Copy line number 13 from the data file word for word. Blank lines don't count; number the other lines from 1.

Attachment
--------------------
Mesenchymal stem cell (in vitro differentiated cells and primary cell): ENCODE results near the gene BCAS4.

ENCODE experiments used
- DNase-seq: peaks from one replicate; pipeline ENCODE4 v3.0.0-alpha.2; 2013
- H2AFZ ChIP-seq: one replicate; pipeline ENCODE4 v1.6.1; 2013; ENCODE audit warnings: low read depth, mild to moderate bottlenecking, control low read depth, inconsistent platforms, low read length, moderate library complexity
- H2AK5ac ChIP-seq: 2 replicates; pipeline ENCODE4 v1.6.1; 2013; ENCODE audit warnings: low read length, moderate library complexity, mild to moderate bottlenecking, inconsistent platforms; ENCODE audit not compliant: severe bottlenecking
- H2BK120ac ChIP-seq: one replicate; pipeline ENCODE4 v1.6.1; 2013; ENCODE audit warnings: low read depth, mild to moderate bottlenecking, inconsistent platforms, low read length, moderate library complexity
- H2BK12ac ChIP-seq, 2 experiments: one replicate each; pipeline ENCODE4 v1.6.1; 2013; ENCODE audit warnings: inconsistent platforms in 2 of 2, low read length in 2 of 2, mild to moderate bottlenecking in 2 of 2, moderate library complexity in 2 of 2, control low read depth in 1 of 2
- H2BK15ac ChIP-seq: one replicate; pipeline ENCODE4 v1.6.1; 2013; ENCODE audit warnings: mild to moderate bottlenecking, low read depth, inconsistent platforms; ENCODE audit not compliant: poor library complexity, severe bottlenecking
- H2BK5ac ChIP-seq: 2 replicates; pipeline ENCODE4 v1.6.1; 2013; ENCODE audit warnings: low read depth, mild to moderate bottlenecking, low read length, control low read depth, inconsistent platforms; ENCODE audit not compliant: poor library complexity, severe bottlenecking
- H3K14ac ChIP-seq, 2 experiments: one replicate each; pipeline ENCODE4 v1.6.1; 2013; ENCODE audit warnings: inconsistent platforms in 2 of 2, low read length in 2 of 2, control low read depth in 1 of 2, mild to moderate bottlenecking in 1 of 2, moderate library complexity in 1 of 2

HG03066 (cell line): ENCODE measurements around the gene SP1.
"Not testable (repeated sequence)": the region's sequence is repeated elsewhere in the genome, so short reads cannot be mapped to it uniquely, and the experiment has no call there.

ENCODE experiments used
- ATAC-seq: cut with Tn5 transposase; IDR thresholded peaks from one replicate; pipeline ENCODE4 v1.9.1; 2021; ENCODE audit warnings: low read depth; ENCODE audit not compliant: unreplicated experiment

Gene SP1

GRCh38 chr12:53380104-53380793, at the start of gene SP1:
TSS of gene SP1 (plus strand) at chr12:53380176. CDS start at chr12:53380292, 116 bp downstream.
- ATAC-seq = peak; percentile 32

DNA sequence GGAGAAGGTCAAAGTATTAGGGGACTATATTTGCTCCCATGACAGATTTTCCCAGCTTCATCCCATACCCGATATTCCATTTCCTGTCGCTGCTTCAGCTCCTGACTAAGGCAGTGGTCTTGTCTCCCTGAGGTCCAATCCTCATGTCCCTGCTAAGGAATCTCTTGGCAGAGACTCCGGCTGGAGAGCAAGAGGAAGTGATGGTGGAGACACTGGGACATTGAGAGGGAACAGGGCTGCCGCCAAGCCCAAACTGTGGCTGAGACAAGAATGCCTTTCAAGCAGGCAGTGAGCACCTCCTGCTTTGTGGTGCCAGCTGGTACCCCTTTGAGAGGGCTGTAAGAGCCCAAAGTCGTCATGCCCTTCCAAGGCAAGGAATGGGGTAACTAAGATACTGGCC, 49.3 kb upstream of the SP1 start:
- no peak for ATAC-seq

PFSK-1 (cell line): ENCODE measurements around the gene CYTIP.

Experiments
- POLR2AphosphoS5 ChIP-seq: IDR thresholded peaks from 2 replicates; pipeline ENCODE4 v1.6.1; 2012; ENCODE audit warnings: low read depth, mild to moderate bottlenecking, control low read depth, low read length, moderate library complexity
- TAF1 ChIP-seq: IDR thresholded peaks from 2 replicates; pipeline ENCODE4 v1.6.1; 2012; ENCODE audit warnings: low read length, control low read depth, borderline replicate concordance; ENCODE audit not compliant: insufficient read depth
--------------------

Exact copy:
ENCODE experiments used